Salami frito is quintessentially Dominican. Almost all of us love our fried Dominican salami, and it's part of our favorite breakfast. But have you ever wondered where it came from, and if you can make salami dominicano at home? The answer is yes, and our easy recipe can help.

Dominican fried salami – 1 pound Dominican salami, (or homemade with recipe below) (or homemade with recipe below) – 1 cup oil for frying Homemade Dominican salami – 1 medium red onion – 3 cloves garlic – 1 tablespoon oregano (dry, ground) – 1 tablespoon pepper  – 1 teaspoon salt – 2½ tablespoon bija (annato, achiote) powder, use sweet paprika if it's impossible to find bija. We use it as coloring to give red color to the salami. – ¼ cup all-purpose flour – ½ pound minced beef, [0.22 kg] – 4 egg white – ½ pound bacon, [0.22 kg]


Step 1:

Heat the oil in a skillet over medium-high heat. Lower the salami slices into the hot oil and fry the salami slices on both sides until lightly browned and the edges are darker. Let them rest on a paper towel to absorb excess oil, and serve according to the suggestions above the recipe.

Step 2:

Place onion, garlic, oregano, pepper, salt, bija, and flour in the food processor. Pulse until you obtain a coarse paste. Set aside.

Step 3:

Place the minced beef in the food processor and pulse for two minutes, by then the meat would have turned into a smooth paste. Add in egg whites, bacon, and the seasoning paste. Pulse until the bacon is chopped finely. Remove from the processor and place in a bowl. Cover with plastic film and chill for two hours.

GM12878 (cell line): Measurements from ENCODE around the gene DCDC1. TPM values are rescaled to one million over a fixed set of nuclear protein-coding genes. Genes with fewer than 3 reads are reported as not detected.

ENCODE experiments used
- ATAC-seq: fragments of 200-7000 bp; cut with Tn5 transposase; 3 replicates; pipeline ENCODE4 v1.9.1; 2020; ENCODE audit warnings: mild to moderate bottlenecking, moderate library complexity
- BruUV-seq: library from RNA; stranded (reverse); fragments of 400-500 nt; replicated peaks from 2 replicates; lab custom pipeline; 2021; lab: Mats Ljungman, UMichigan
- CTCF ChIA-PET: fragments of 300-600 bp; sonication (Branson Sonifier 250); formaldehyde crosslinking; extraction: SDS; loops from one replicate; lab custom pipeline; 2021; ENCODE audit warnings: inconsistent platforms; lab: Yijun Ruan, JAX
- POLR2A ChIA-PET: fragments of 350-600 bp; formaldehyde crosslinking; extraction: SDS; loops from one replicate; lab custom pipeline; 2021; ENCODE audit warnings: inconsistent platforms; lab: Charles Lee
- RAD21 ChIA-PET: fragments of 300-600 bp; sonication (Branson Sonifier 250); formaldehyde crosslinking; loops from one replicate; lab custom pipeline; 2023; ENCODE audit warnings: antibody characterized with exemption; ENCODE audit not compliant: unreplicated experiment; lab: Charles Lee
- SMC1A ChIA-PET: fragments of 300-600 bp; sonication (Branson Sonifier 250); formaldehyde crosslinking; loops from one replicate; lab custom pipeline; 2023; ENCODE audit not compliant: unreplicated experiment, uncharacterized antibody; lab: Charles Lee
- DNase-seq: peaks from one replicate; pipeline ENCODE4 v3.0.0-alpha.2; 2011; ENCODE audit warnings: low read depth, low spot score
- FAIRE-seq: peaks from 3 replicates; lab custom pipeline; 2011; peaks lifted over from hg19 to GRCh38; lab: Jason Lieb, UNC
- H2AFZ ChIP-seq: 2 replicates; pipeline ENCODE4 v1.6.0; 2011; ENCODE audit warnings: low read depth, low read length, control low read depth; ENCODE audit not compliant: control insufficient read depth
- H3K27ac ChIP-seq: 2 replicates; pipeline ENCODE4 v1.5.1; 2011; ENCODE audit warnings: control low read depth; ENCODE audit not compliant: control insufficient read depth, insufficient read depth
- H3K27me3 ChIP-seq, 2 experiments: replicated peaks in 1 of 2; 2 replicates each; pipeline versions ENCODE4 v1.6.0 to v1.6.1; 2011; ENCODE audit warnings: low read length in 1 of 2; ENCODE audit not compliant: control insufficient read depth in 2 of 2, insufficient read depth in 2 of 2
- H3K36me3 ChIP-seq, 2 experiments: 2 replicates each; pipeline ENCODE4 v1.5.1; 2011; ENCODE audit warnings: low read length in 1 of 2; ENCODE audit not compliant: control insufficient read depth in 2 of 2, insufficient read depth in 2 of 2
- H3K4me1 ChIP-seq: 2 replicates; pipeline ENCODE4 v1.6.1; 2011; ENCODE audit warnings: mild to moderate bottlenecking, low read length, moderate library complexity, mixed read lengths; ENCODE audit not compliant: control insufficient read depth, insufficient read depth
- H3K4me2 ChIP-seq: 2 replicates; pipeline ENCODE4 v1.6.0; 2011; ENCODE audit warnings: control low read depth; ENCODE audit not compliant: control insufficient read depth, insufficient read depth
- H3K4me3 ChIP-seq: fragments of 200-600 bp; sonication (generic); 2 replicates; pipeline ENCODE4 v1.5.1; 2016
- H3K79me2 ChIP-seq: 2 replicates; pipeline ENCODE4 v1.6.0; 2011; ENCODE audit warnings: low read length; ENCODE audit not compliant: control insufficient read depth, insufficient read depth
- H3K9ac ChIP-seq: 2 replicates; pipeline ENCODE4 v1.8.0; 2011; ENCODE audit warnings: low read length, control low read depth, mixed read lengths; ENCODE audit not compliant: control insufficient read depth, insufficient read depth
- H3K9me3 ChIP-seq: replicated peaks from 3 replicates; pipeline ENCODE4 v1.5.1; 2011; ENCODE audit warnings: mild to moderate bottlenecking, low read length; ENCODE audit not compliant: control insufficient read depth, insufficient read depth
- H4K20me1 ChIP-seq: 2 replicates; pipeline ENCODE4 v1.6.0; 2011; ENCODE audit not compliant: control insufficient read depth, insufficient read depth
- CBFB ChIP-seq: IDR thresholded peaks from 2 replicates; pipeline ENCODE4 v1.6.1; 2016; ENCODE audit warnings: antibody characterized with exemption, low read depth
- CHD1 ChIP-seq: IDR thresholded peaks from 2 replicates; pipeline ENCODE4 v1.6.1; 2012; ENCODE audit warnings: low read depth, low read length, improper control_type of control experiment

Step 4:

Roll out a very large piece of heat-safe plastic wrap (about 1 yard [1 meter]), and lay it flat on the countertop. Place the meat mixture on it and form a log. Wrap in the film, rolling until the end, leaving at least two inches at the ends. Place the meat mixture on it and form a log. Wrap in the film, rolling until the end, leaving at least two inches at the ends. Tie the ends with a knot (or using an oven-safe tie-wrap). Return to the fridge.

Step 5:

Place in the pot with the boiling water. Cover and cook for 60 minutes.In the meantime, fill a large pot with 1 gallon [4 lt] of water. Heat over medium-low heat until it reaches a gentle boil (there are bubbles rising from the bottom of the pot). Lower heat to a minimum (see notes).Place the meat log into a watertight, oven-safe plastic zipper bag, and squeeze all the air out before zipping closed.

Step 6:

Remove the salami from the pot and cool to room temperature. Chill. If you are going to slice, do it right out of the refrigerator because it is easier. To fry follow the instructions in the first step of the recipe.

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